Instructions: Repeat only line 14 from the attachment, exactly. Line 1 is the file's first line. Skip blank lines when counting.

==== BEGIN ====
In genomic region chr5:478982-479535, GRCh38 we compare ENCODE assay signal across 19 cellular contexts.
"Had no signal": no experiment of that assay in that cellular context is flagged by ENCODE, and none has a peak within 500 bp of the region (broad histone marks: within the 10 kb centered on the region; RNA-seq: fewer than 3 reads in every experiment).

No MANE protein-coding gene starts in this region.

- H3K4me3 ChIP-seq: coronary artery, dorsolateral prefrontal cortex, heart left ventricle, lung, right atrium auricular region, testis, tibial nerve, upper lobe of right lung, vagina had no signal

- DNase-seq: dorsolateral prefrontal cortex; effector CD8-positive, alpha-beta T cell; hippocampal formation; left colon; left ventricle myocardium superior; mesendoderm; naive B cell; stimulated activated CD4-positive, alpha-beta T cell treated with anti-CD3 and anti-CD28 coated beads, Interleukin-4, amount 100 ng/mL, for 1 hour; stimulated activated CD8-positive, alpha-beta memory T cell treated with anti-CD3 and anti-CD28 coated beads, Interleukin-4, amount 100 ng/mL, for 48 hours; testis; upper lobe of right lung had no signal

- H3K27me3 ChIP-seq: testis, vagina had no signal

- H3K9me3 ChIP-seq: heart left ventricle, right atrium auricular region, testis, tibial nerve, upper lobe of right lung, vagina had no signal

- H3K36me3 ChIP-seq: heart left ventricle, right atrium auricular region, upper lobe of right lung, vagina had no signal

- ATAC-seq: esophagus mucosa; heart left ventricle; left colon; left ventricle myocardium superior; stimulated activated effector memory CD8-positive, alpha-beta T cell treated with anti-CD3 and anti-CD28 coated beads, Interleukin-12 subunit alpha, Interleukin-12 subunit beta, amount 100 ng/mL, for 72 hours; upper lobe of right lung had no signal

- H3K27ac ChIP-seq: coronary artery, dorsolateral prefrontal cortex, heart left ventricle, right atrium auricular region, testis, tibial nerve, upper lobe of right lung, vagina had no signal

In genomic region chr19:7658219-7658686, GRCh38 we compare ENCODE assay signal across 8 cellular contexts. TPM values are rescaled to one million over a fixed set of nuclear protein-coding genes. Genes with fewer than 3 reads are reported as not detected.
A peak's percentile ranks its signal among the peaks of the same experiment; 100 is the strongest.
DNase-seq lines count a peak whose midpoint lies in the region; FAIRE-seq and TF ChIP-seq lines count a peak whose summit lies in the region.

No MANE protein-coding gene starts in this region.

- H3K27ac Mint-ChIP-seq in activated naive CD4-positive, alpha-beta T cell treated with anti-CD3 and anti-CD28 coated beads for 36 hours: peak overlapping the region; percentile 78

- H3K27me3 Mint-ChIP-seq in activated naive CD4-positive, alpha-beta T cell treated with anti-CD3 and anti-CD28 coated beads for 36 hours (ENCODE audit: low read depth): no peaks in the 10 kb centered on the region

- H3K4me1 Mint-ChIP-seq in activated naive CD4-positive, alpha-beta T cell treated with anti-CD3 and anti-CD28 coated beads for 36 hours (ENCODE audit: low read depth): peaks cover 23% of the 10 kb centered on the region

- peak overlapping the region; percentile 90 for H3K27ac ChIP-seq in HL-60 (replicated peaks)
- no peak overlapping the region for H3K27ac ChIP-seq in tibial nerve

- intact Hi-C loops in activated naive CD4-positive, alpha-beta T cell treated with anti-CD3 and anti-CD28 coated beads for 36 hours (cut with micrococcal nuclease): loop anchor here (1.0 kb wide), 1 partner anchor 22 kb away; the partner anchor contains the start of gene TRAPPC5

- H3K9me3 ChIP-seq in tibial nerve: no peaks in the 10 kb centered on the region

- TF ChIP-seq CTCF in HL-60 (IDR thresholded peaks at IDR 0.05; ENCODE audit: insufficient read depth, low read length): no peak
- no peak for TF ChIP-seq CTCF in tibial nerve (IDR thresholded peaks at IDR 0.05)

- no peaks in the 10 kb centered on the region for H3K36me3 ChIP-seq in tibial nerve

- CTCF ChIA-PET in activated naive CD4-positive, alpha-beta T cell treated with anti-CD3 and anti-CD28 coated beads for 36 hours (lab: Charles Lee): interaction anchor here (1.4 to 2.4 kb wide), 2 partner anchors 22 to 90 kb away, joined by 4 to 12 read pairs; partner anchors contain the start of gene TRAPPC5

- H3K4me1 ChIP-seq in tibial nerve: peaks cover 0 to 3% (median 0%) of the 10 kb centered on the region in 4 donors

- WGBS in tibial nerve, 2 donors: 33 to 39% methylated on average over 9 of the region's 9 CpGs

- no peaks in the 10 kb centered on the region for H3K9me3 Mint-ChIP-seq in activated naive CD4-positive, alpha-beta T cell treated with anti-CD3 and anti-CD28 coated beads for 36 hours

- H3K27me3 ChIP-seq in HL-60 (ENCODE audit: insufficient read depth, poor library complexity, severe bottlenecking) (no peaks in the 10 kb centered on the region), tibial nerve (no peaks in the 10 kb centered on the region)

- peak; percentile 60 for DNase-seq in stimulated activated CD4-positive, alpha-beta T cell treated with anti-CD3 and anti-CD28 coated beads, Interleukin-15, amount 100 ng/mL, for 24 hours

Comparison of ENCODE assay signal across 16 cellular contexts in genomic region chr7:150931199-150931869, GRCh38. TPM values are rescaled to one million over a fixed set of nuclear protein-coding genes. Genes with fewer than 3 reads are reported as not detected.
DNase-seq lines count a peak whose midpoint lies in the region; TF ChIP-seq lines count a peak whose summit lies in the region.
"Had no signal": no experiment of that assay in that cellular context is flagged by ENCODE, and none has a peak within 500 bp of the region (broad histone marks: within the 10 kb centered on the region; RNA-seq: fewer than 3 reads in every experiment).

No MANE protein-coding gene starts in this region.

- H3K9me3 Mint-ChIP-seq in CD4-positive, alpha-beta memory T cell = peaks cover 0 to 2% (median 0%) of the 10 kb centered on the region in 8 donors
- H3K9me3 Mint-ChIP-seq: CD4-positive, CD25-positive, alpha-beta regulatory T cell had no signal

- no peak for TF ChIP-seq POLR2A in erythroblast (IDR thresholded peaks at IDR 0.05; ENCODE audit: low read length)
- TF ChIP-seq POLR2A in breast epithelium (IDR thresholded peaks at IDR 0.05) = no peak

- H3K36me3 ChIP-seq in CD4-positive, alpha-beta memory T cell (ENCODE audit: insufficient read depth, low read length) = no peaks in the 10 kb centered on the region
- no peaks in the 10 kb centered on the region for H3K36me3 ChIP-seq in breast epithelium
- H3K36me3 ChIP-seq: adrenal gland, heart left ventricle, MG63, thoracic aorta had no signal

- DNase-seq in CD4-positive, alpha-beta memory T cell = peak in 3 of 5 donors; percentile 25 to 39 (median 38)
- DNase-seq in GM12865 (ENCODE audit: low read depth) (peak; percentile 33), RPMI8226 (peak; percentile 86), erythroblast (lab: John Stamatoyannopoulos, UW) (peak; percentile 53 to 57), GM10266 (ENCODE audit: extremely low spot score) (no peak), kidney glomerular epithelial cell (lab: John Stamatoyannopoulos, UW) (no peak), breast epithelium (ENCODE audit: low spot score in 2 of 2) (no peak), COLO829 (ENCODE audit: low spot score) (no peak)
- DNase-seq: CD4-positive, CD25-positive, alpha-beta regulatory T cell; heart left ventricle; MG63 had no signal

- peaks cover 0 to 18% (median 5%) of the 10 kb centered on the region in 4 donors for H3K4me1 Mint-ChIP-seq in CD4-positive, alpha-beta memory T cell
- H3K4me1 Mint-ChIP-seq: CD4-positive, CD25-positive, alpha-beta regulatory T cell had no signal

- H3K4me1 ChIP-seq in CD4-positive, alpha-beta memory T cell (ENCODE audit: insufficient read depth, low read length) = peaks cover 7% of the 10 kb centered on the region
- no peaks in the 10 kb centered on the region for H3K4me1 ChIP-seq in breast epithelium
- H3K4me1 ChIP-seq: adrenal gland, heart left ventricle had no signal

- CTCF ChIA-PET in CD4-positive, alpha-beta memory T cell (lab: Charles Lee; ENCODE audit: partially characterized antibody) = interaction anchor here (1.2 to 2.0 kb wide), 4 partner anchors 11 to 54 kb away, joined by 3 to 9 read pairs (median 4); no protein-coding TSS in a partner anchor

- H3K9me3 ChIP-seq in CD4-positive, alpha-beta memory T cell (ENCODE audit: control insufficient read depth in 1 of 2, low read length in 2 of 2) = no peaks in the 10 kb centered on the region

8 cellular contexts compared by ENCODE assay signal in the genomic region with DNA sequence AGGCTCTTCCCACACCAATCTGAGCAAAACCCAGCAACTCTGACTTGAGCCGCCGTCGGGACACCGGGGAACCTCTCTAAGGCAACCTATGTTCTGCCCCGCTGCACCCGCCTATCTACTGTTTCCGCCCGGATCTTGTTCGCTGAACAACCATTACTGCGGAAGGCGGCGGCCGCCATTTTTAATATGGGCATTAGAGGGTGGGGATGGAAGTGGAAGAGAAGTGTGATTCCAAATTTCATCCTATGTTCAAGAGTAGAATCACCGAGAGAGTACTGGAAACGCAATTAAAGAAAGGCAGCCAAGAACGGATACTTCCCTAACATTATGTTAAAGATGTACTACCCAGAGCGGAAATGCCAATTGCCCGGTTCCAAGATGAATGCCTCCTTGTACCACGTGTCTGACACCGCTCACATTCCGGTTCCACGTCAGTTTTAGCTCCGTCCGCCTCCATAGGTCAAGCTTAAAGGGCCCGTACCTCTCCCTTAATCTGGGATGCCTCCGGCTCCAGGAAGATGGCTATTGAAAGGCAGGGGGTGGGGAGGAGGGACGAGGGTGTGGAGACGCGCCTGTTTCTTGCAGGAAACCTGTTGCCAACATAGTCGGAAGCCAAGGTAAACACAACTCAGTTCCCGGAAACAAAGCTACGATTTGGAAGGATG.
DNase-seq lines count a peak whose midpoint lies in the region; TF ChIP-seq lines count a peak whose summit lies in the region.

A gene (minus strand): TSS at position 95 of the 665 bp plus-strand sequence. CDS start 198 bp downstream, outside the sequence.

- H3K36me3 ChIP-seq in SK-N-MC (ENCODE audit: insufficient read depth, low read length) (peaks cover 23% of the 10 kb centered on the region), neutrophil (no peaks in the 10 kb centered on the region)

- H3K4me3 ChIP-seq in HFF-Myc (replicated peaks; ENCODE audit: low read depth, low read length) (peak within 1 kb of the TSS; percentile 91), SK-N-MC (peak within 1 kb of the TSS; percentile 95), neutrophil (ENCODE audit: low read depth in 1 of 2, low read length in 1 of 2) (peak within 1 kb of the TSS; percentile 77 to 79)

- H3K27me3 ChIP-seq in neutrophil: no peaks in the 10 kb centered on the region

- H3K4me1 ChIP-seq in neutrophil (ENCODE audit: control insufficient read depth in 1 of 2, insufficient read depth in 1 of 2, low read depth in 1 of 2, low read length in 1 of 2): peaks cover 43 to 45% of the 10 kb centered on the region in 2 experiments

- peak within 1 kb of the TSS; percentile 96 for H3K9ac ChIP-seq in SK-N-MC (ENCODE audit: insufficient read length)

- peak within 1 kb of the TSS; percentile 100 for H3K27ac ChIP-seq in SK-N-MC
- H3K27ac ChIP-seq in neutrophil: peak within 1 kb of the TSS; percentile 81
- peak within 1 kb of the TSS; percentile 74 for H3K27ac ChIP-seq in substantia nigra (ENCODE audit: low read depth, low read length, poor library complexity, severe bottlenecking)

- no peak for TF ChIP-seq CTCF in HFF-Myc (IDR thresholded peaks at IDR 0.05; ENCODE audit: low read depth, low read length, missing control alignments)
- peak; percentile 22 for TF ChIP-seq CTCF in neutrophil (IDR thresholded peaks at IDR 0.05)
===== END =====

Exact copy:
No MANE protein-coding gene starts in this region.